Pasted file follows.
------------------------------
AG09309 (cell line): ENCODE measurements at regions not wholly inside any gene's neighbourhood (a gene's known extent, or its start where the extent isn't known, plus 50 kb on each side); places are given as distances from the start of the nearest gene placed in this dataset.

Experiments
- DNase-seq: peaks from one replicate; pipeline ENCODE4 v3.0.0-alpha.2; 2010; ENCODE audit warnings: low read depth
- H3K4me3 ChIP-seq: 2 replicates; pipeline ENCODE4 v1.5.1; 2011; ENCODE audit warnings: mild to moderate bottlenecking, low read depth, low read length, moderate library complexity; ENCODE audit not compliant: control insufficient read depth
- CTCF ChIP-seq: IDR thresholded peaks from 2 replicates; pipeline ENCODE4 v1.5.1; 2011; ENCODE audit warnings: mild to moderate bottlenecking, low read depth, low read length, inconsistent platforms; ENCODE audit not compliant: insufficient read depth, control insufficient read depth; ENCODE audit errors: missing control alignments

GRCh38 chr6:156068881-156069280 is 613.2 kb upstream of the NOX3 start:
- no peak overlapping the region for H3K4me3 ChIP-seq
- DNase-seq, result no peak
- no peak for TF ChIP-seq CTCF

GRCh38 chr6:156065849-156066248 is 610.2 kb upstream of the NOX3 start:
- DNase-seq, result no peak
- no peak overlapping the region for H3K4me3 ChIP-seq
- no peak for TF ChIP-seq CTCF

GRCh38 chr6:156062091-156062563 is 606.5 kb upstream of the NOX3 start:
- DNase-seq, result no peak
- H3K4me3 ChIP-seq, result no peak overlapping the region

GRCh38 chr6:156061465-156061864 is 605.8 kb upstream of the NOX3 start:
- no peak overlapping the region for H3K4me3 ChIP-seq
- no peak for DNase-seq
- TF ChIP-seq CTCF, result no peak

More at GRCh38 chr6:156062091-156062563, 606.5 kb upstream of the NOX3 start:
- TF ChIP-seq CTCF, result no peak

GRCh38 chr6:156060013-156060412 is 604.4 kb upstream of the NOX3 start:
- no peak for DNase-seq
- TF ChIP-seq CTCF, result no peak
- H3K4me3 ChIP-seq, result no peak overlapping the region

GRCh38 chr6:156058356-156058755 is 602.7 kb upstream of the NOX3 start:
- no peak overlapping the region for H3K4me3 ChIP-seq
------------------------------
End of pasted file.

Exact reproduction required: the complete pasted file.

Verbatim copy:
AG09309 (cell line): ENCODE measurements at regions not wholly inside any gene's neighbourhood (a gene's known extent, or its start where the extent isn't known, plus 50 kb on each side); places are given as distances from the start of the nearest gene placed in this dataset.

Experiments
- DNase-seq: peaks from one replicate; pipeline ENCODE4 v3.0.0-alpha.2; 2010; ENCODE audit warnings: low read depth
- H3K4me3 ChIP-seq: 2 replicates; pipeline ENCODE4 v1.5.1; 2011; ENCODE audit warnings: mild to moderate bottlenecking, low read depth, low read length, moderate library complexity; ENCODE audit not compliant: control insufficient read depth
- CTCF ChIP-seq: IDR thresholded peaks from 2 replicates; pipeline ENCODE4 v1.5.1; 2011; ENCODE audit warnings: mild to moderate bottlenecking, low read depth, low read length, inconsistent platforms; ENCODE audit not compliant: insufficient read depth, control insufficient read depth; ENCODE audit errors: missing control alignments

GRCh38 chr6:156068881-156069280 is 613.2 kb upstream of the NOX3 start:
- no peak overlapping the region for H3K4me3 ChIP-seq
- DNase-seq, result no peak
- no peak for TF ChIP-seq CTCF

GRCh38 chr6:156065849-156066248 is 610.2 kb upstream of the NOX3 start:
- DNase-seq, result no peak
- no peak overlapping the region for H3K4me3 ChIP-seq
- no peak for TF ChIP-seq CTCF

GRCh38 chr6:156062091-156062563 is 606.5 kb upstream of the NOX3 start:
- DNase-seq, result no peak
- H3K4me3 ChIP-seq, result no peak overlapping the region

GRCh38 chr6:156061465-156061864 is 605.8 kb upstream of the NOX3 start:
- no peak overlapping the region for H3K4me3 ChIP-seq
- no peak for DNase-seq
- TF ChIP-seq CTCF, result no peak

More at GRCh38 chr6:156062091-156062563, 606.5 kb upstream of the NOX3 start:
- TF ChIP-seq CTCF, result no peak

GRCh38 chr6:156060013-156060412 is 604.4 kb upstream of the NOX3 start:
- no peak for DNase-seq
- TF ChIP-seq CTCF, result no peak
- H3K4me3 ChIP-seq, result no peak overlapping the region

GRCh38 chr6:156058356-156058755 is 602.7 kb upstream of the NOX3 start:
- no peak overlapping the region for H3K4me3 ChIP-seq